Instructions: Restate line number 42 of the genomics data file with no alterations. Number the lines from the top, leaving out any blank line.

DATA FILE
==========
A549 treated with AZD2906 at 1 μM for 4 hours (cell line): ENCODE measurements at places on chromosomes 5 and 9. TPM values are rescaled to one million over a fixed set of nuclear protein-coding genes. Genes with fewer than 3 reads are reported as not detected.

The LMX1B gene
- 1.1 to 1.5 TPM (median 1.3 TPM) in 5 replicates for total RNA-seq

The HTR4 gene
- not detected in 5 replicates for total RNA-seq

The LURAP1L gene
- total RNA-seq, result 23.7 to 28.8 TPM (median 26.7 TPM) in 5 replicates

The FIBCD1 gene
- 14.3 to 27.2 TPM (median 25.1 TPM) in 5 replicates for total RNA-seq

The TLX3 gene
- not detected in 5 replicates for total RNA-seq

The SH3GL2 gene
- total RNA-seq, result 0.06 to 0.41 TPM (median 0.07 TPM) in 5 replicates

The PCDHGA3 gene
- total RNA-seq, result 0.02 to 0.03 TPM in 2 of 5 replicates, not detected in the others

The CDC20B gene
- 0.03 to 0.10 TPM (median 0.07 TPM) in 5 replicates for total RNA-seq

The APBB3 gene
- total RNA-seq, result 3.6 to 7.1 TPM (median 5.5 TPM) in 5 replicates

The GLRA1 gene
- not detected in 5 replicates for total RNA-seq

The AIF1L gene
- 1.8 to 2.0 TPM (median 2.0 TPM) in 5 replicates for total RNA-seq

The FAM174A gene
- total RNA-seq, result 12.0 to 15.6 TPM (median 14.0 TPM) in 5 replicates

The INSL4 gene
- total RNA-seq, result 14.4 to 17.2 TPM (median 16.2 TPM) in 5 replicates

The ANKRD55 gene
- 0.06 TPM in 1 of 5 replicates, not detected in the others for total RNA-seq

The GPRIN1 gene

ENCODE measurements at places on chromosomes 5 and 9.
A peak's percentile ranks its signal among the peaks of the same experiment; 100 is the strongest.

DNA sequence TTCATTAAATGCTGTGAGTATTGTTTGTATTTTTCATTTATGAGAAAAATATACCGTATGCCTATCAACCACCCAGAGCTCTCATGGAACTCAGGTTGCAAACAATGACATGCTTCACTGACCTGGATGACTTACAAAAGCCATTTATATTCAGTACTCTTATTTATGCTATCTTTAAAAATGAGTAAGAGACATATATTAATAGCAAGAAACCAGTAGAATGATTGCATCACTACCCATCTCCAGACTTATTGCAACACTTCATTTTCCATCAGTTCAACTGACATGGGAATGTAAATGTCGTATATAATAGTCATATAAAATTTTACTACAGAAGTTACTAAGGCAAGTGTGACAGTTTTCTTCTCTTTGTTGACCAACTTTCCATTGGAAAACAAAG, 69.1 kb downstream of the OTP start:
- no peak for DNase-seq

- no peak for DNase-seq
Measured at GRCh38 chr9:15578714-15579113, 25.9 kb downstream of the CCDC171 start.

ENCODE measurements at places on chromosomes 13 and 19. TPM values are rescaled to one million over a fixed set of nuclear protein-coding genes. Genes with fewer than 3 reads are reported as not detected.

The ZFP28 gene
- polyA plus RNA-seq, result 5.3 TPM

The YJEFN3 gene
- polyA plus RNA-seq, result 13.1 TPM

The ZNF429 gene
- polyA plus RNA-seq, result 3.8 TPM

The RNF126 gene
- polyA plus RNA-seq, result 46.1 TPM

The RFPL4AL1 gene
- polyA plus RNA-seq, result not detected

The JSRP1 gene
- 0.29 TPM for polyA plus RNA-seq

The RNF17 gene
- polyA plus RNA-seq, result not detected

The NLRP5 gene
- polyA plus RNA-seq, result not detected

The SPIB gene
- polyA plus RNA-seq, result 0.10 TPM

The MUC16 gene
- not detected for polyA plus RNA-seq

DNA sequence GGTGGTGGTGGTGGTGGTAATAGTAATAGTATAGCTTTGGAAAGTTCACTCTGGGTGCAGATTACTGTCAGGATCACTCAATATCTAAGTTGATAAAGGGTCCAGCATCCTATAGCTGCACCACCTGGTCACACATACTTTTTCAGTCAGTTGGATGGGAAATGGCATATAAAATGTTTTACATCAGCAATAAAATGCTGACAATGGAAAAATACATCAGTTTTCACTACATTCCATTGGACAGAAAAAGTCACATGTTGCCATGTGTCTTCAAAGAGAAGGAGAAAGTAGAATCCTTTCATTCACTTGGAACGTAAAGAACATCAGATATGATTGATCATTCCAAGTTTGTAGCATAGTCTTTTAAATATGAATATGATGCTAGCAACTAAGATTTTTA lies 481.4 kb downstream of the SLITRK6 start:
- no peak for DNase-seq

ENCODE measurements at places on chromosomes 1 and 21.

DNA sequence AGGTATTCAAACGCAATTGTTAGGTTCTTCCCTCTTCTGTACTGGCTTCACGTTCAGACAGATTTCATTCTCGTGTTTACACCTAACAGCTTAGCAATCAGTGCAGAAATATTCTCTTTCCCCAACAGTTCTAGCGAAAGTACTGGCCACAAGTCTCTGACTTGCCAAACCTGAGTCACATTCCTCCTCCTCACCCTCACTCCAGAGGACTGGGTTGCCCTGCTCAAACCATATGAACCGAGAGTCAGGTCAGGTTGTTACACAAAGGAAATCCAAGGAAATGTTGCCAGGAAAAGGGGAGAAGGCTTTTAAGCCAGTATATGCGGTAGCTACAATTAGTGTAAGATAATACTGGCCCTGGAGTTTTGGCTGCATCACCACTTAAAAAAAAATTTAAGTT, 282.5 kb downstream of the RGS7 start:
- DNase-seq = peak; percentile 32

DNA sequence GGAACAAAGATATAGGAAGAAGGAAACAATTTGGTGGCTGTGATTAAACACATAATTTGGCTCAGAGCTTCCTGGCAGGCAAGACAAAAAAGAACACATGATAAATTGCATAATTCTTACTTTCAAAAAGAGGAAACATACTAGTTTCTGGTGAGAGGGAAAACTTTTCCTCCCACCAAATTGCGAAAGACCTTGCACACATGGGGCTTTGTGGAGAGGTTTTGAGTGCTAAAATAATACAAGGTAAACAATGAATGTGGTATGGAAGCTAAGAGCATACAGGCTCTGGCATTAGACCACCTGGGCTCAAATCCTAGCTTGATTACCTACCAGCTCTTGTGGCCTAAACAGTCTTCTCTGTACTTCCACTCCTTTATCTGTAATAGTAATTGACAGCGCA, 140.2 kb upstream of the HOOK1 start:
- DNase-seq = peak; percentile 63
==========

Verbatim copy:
The ZNF429 gene